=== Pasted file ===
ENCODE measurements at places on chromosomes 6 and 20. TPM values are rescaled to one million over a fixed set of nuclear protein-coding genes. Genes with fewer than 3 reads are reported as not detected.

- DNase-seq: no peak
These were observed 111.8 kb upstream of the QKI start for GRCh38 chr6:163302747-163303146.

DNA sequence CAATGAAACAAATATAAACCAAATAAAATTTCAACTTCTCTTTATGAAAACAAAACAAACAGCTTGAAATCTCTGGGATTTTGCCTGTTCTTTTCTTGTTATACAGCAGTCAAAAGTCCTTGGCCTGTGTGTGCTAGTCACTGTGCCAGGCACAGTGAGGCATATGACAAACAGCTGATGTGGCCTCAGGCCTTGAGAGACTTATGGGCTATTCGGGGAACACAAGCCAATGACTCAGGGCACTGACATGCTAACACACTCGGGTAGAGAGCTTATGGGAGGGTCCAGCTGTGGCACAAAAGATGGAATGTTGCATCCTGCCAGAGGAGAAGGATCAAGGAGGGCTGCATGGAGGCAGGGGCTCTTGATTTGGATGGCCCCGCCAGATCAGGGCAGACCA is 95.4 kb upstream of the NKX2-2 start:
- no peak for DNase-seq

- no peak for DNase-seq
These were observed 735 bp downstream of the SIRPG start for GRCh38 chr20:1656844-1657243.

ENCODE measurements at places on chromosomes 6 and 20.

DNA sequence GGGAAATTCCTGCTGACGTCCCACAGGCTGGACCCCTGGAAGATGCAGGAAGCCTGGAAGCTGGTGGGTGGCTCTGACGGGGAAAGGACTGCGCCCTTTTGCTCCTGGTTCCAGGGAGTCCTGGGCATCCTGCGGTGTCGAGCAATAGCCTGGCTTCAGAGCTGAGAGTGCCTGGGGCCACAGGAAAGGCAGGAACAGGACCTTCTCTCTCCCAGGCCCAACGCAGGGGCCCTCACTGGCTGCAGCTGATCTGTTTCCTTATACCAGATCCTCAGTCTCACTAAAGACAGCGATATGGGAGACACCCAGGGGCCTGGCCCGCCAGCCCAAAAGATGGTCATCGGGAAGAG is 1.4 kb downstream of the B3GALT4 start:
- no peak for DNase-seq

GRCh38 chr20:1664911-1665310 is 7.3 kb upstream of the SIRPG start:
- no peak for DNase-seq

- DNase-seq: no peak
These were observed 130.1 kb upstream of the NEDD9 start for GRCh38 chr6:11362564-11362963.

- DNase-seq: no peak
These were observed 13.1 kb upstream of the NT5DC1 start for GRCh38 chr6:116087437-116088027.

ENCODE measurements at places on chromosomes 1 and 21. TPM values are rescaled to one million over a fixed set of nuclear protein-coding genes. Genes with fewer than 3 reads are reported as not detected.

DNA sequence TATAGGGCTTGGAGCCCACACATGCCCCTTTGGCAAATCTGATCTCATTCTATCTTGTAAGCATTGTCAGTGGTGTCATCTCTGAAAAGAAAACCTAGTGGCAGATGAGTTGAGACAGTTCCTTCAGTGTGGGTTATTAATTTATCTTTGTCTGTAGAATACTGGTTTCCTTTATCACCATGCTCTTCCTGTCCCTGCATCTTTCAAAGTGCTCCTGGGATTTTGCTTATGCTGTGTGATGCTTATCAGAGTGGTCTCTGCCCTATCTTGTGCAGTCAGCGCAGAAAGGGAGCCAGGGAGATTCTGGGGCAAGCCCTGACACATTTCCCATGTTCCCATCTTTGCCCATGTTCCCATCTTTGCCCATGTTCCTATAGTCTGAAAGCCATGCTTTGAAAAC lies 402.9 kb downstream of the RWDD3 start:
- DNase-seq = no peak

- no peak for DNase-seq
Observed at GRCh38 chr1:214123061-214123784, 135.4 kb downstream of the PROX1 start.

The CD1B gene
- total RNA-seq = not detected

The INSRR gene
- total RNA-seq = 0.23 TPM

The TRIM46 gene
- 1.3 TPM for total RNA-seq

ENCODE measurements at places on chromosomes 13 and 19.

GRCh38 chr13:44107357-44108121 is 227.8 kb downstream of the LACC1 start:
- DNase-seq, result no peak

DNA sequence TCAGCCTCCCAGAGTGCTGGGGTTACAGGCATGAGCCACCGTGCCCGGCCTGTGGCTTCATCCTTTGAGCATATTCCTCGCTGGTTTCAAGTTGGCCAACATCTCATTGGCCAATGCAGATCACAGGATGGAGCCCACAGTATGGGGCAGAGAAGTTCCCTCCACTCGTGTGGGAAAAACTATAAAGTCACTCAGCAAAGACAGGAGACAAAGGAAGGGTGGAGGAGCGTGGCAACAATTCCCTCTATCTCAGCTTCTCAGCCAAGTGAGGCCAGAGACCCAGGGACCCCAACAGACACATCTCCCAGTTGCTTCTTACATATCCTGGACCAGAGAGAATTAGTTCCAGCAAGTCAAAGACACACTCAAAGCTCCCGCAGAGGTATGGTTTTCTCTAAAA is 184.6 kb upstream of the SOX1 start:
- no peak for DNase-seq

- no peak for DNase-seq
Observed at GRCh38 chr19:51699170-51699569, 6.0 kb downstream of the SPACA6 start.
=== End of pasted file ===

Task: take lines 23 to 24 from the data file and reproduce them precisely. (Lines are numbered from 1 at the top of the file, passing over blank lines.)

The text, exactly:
- total RNA-seq = not detected

The INSRR gene